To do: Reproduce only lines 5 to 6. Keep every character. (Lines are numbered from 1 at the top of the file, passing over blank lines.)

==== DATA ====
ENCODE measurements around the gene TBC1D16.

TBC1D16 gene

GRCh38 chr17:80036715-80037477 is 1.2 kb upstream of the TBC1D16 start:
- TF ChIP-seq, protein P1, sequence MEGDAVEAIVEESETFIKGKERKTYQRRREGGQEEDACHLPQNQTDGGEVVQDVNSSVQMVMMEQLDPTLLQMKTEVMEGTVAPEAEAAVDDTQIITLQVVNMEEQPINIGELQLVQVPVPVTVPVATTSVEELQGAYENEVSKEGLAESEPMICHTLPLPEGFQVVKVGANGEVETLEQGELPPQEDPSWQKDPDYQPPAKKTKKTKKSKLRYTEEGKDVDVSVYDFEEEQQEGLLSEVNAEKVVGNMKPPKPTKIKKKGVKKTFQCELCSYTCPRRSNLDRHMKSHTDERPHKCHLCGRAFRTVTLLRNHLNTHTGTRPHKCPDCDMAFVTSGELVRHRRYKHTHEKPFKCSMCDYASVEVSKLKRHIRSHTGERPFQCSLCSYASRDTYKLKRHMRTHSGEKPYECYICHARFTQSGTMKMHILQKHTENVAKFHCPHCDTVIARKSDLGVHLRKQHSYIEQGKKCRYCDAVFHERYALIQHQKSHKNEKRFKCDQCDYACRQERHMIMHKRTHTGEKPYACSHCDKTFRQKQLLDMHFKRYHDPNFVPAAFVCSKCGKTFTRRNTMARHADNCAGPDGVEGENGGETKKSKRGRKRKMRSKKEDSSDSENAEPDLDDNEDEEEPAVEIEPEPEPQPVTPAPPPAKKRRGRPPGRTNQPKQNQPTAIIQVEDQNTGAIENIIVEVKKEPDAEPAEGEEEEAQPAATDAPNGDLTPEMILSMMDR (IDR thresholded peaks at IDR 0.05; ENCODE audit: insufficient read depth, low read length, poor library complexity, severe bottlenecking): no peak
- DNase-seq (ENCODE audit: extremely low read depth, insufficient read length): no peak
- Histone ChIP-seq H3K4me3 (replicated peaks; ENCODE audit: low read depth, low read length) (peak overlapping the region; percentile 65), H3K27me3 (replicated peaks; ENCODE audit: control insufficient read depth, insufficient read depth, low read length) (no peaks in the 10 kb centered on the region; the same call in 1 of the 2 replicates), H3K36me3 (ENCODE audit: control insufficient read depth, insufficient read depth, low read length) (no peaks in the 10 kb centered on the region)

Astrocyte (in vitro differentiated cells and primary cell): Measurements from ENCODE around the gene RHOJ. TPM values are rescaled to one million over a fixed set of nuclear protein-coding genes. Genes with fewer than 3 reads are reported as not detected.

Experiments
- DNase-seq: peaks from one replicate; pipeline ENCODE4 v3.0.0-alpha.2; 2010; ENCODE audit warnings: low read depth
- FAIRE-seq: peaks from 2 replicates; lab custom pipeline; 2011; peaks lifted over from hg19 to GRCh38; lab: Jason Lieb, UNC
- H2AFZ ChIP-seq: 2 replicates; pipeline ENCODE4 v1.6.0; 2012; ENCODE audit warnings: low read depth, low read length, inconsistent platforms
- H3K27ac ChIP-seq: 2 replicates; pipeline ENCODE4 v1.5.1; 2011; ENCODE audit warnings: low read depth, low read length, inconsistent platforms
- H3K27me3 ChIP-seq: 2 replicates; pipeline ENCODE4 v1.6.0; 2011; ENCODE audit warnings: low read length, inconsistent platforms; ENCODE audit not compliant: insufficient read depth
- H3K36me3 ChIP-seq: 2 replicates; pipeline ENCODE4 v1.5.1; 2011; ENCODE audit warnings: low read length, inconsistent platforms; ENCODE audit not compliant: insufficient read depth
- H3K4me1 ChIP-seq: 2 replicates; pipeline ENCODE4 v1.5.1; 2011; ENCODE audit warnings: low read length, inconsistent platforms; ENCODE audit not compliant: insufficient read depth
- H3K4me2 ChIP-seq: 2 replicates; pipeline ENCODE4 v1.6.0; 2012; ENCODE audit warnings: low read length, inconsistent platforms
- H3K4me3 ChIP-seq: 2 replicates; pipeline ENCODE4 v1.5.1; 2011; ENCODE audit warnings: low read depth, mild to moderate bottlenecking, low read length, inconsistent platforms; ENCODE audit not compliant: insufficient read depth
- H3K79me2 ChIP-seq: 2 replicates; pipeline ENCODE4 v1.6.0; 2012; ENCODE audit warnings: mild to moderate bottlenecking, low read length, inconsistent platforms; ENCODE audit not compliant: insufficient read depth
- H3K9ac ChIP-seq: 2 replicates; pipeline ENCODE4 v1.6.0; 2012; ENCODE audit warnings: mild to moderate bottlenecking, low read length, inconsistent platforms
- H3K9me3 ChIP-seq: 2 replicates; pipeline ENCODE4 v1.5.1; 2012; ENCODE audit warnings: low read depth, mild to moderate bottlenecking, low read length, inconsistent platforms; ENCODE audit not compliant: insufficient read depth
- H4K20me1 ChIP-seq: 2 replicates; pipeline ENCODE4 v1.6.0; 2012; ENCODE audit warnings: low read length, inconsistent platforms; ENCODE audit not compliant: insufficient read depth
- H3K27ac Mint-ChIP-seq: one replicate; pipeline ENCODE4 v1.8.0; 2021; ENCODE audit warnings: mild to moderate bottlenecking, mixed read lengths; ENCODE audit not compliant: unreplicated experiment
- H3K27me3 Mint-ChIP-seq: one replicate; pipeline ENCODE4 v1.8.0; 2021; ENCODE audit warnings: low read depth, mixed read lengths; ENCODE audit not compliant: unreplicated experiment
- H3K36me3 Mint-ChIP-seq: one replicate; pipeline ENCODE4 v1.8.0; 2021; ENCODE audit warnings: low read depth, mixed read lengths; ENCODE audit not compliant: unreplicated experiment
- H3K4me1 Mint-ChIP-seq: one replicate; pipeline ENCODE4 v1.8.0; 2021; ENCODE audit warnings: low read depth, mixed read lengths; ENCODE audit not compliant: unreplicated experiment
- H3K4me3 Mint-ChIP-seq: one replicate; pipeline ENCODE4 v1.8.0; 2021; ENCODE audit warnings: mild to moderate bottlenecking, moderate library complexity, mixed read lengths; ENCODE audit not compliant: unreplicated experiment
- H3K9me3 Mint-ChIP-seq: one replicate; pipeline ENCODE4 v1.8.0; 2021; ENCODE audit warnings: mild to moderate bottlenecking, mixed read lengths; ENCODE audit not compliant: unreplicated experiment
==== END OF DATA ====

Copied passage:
- DNase-seq (ENCODE audit: extremely low read depth, insufficient read length): no peak
- Histone ChIP-seq H3K4me3 (replicated peaks; ENCODE audit: low read depth, low read length) (peak overlapping the region; percentile 65), H3K27me3 (replicated peaks; ENCODE audit: control insufficient read depth, insufficient read depth, low read length) (no peaks in the 10 kb centered on the region; the same call in 1 of the 2 replicates), H3K36me3 (ENCODE audit: control insufficient read depth, insufficient read depth, low read length) (no peaks in the 10 kb centered on the region)